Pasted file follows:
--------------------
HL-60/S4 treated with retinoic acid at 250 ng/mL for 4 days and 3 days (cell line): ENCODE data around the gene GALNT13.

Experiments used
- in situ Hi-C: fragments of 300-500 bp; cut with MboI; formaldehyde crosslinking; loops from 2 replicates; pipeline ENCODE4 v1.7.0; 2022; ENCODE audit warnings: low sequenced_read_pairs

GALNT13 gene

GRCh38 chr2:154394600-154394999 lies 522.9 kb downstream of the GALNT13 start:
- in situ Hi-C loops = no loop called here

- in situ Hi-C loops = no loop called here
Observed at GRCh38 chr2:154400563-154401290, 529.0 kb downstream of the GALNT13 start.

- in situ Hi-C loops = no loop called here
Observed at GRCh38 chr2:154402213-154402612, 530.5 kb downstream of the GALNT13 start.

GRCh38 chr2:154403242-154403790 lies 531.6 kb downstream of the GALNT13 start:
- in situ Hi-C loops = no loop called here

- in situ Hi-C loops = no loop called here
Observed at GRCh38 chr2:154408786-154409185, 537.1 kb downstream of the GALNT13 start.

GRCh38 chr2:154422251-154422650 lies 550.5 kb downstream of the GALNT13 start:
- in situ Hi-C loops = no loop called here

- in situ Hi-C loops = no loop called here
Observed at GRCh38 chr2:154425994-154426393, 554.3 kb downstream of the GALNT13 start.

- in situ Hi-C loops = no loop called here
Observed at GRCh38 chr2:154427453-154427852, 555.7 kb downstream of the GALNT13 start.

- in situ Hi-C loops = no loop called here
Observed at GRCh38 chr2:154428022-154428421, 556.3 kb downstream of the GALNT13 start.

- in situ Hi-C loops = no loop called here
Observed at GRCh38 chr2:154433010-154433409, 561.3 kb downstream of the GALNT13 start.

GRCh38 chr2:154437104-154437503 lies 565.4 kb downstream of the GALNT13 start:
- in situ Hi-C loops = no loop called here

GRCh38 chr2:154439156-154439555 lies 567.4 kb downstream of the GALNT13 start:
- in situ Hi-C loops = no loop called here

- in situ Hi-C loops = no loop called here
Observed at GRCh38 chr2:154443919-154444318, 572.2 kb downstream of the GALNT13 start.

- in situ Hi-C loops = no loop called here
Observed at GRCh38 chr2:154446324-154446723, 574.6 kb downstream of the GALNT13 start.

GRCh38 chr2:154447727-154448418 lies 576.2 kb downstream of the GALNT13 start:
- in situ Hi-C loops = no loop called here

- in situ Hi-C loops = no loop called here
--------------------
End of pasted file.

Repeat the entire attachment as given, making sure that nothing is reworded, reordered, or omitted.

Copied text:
HL-60/S4 treated with retinoic acid at 250 ng/mL for 4 days and 3 days (cell line): ENCODE data around the gene GALNT13.

Experiments used
- in situ Hi-C: fragments of 300-500 bp; cut with MboI; formaldehyde crosslinking; loops from 2 replicates; pipeline ENCODE4 v1.7.0; 2022; ENCODE audit warnings: low sequenced_read_pairs

GALNT13 gene

GRCh38 chr2:154394600-154394999 lies 522.9 kb downstream of the GALNT13 start:
- in situ Hi-C loops = no loop called here

- in situ Hi-C loops = no loop called here
Observed at GRCh38 chr2:154400563-154401290, 529.0 kb downstream of the GALNT13 start.

- in situ Hi-C loops = no loop called here
Observed at GRCh38 chr2:154402213-154402612, 530.5 kb downstream of the GALNT13 start.

GRCh38 chr2:154403242-154403790 lies 531.6 kb downstream of the GALNT13 start:
- in situ Hi-C loops = no loop called here

- in situ Hi-C loops = no loop called here
Observed at GRCh38 chr2:154408786-154409185, 537.1 kb downstream of the GALNT13 start.

GRCh38 chr2:154422251-154422650 lies 550.5 kb downstream of the GALNT13 start:
- in situ Hi-C loops = no loop called here

- in situ Hi-C loops = no loop called here
Observed at GRCh38 chr2:154425994-154426393, 554.3 kb downstream of the GALNT13 start.

- in situ Hi-C loops = no loop called here
Observed at GRCh38 chr2:154427453-154427852, 555.7 kb downstream of the GALNT13 start.

- in situ Hi-C loops = no loop called here
Observed at GRCh38 chr2:154428022-154428421, 556.3 kb downstream of the GALNT13 start.

- in situ Hi-C loops = no loop called here
Observed at GRCh38 chr2:154433010-154433409, 561.3 kb downstream of the GALNT13 start.

GRCh38 chr2:154437104-154437503 lies 565.4 kb downstream of the GALNT13 start:
- in situ Hi-C loops = no loop called here

GRCh38 chr2:154439156-154439555 lies 567.4 kb downstream of the GALNT13 start:
- in situ Hi-C loops = no loop called here

- in situ Hi-C loops = no loop called here
Observed at GRCh38 chr2:154443919-154444318, 572.2 kb downstream of the GALNT13 start.

- in situ Hi-C loops = no loop called here
Observed at GRCh38 chr2:154446324-154446723, 574.6 kb downstream of the GALNT13 start.

GRCh38 chr2:154447727-154448418 lies 576.2 kb downstream of the GALNT13 start:
- in situ Hi-C loops = no loop called here

- in situ Hi-C loops = no loop called here